“Why are you crying? Don’t cry. Shake it off. You’ll feel better tomorrow. Smile. Shouldn’t you be over it by now?”
These are a few of the messages I heard surrounding my tears growing up. I heard them on the softball field, in the classroom, from family, from friends. As a Highly Sensitive Person who cried a lot as a child, I’m sure my big feelings were overwhelming to some people. But what I learned from teachers, coaches, and adult family members was that my feelings of sadness, fear, anger, and shame were bad. I learned to hide them, ignore them, stuff them, and pretend they did not exist though I often cried myself to sleep.
In church it was no different. Our youth group took us to events where we experienced mountaintop highs. Mission trips, camps, retreats, conferences, special worship events. At each event, the message was the same: The joy of the Lord would fill us. We should be happy in the presence of God. We could allow ourselves to be filled with the Spirit and as a result all our tears, sadness, and “bad” feelings would melt away.
“Good” Feelings “Bad” Feelings
I was taught that to experience God’s presence of joy and happiness, I should praise him and thank him for all good things. My heart needed to be made right before him which meant once again ignoring my “negative” feelings in order to focus on the “good” in my life. If I thanked God, had a joyful heart, then God would be with me. Then God would show up. Then I would experience God’s presence.
When I was diagnosed with depression at age 18, I felt like a failure in faith. I was ashamed of my inability to grasp onto the joy of the Lord or to remain in his presence. I have heard so many teachings that said, “If I only believed” then I would not feel this way. If I was “only” more grateful, more trusting, more worshipful, then I would not experience dark nights and feelings.
Due to my depression, I believed I was not in God’s presence, nor he in mine. “Where are you, God?” was a constant refrain.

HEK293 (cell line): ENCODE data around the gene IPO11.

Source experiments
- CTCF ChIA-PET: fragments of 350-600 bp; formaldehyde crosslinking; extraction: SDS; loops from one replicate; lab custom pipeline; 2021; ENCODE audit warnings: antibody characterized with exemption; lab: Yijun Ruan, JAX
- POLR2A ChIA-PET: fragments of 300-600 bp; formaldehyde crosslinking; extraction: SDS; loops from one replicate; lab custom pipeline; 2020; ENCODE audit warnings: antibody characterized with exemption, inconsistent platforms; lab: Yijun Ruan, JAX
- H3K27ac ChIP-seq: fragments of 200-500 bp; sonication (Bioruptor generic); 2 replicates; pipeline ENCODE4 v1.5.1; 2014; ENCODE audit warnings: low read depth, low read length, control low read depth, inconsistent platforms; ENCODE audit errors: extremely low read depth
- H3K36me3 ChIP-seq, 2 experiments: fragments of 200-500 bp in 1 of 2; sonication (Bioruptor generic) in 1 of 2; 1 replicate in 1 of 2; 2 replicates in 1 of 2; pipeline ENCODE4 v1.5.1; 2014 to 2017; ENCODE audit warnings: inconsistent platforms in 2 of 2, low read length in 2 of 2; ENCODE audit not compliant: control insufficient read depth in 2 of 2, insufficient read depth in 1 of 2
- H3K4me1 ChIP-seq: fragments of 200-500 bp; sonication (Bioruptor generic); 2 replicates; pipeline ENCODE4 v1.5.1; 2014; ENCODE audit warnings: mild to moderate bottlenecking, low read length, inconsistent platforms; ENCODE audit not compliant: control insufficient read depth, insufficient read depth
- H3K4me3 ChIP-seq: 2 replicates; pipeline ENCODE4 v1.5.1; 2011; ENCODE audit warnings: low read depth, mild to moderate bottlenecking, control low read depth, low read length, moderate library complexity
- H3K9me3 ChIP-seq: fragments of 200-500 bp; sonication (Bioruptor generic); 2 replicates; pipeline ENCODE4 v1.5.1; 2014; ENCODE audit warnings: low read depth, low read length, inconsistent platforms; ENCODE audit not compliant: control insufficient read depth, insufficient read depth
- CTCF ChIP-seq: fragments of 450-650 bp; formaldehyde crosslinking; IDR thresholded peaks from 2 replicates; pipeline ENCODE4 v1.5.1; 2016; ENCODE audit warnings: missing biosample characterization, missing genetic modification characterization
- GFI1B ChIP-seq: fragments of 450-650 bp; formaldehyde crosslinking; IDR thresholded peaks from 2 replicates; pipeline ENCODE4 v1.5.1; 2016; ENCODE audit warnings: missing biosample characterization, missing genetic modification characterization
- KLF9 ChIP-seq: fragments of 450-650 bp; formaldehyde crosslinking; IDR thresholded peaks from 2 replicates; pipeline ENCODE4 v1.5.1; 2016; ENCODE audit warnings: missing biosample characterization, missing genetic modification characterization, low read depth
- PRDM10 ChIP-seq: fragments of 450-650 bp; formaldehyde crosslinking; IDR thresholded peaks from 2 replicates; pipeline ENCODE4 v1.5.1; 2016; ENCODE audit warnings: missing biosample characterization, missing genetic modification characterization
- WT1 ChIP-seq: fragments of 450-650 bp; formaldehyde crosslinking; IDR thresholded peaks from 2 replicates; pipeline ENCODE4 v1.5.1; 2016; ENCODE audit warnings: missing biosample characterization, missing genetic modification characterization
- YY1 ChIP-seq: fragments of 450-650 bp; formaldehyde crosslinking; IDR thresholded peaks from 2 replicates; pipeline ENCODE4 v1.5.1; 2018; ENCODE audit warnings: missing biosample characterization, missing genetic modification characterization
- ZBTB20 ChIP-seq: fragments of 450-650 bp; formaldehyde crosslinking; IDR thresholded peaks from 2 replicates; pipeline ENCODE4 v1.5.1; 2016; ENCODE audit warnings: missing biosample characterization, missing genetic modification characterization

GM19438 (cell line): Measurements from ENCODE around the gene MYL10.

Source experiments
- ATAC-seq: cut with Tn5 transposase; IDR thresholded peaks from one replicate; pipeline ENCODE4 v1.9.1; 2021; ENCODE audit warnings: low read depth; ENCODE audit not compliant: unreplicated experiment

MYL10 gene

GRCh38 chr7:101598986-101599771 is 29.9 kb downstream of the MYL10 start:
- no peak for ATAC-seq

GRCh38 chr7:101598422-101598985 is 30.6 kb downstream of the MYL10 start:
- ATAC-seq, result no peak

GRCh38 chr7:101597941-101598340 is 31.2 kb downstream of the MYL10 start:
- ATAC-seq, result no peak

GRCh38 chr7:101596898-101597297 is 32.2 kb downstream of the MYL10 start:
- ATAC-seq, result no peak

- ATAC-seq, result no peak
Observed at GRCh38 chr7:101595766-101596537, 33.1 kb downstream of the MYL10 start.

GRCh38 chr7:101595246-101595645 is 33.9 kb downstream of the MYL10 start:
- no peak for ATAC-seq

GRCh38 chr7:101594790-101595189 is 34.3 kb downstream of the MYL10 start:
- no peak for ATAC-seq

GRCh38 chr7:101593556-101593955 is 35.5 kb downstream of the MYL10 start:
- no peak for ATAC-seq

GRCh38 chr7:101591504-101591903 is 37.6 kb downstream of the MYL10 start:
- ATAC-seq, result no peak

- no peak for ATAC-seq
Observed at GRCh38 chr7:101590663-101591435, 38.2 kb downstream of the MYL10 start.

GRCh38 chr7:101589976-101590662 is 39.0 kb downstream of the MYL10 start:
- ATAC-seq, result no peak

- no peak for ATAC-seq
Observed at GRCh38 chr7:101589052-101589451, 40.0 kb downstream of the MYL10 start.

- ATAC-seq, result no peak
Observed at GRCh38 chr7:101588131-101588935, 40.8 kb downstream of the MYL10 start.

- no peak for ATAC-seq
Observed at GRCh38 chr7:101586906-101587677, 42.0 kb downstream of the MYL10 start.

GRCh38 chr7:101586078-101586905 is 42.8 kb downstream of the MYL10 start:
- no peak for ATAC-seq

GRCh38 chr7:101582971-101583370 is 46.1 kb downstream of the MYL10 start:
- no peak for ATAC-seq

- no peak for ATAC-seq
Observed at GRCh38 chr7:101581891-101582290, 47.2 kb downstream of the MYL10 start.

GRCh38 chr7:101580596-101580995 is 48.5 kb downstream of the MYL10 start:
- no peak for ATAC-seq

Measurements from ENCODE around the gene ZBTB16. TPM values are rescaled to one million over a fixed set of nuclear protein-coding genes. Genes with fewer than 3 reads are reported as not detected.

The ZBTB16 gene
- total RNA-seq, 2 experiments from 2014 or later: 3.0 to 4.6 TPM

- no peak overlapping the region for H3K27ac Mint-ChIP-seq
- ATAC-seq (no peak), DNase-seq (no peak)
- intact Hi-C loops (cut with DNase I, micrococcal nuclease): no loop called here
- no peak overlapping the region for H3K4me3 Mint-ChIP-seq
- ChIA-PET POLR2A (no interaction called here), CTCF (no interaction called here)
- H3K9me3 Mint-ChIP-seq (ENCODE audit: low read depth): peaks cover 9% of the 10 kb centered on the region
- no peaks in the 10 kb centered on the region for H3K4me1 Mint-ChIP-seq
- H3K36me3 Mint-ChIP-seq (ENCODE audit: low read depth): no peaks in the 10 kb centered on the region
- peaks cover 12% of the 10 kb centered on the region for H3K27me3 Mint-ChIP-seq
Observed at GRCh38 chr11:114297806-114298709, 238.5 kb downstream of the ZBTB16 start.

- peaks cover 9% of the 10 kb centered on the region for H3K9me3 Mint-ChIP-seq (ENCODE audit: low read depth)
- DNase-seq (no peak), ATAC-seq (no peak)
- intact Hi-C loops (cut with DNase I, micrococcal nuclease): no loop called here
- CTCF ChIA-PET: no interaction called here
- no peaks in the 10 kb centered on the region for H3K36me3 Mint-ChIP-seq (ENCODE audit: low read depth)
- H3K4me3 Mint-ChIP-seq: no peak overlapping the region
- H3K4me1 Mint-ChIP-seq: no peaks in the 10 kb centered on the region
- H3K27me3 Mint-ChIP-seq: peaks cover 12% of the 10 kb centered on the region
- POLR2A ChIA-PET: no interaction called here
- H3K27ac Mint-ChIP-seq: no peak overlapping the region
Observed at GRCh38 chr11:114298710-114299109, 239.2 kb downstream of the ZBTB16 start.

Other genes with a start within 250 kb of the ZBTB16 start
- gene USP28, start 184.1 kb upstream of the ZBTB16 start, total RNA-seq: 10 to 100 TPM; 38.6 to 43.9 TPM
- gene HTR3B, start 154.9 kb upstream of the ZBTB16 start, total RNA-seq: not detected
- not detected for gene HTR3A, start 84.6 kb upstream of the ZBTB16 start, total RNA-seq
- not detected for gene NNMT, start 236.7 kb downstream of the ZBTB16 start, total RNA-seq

Eventually, I got help for my depression in the form of therapy and medication and light came back into my life again. Good feelings were more readily available and I again “felt” God’s presence in worship and day-to-day life.
But questions and doubts about God’s presence in the middle of dark night lingered. Where was he at that time when I needed him most? Why didn’t I feel his presence? Why didn’t he save me from my mental illness?
Years later, I came face to face with loss. A dear friend moved away and, after 7 or 8 years living in Denver, this became an all-too-common experience. Denver is a transient town and people come and go, but I have this tendency to become deeply attached to my friends and when they leave they take a piece of me. I had never grieved those losses well, but a wise mentor told me I needed to take the time to mourn.
When Tears Fall Like Rain
One rainy night, I was journaling in a Caribou Coffee shop near my house, when I began to write down the names of all the people who had moved away or died, or friendships that had drifted apart over the previous two years. The grief and sadness hit like a tsunami. I could not stop the tears and quickly packed up my things to leave before I caused a scene. The pain of the losses overwhelmed me. As I pulled away from the store, the windshield wipers wiped away the rain as if they were the tears from my own eyes. I cried out, “Where are you, God?!”
This time I heard a response: “When you’re in pain, why do you assume God is not near?” It was as if the words were spoken to me from the passenger seat of my car. And again, “When you’re suffering, why do you assume I’m not with you?”
A sob caught in my throat and I felt my mind explode with possibilities. I had equated my “positive” feelings with God’s presence. Good feelings equaled God is near. Bad feelings equaled God is far away.
But what if that was not true? What if God was always near no matter how I felt? What if God was with me in the grief, the lament, the anger, the fear, the pain? Looking back on the times when God felt the furthest away, in the midst of death, depression, goodbyes, and heartbreak, God was actually near. God is near.
It changed everything.
The past year has been a year of loss. Many of us have lost a friend or family member to Covid-19. Many of us have lost jobs and income due to shutdowns, children being home from school, and the hit the economy took in 2020. Many of us have lost relationships due to the political divide in our country.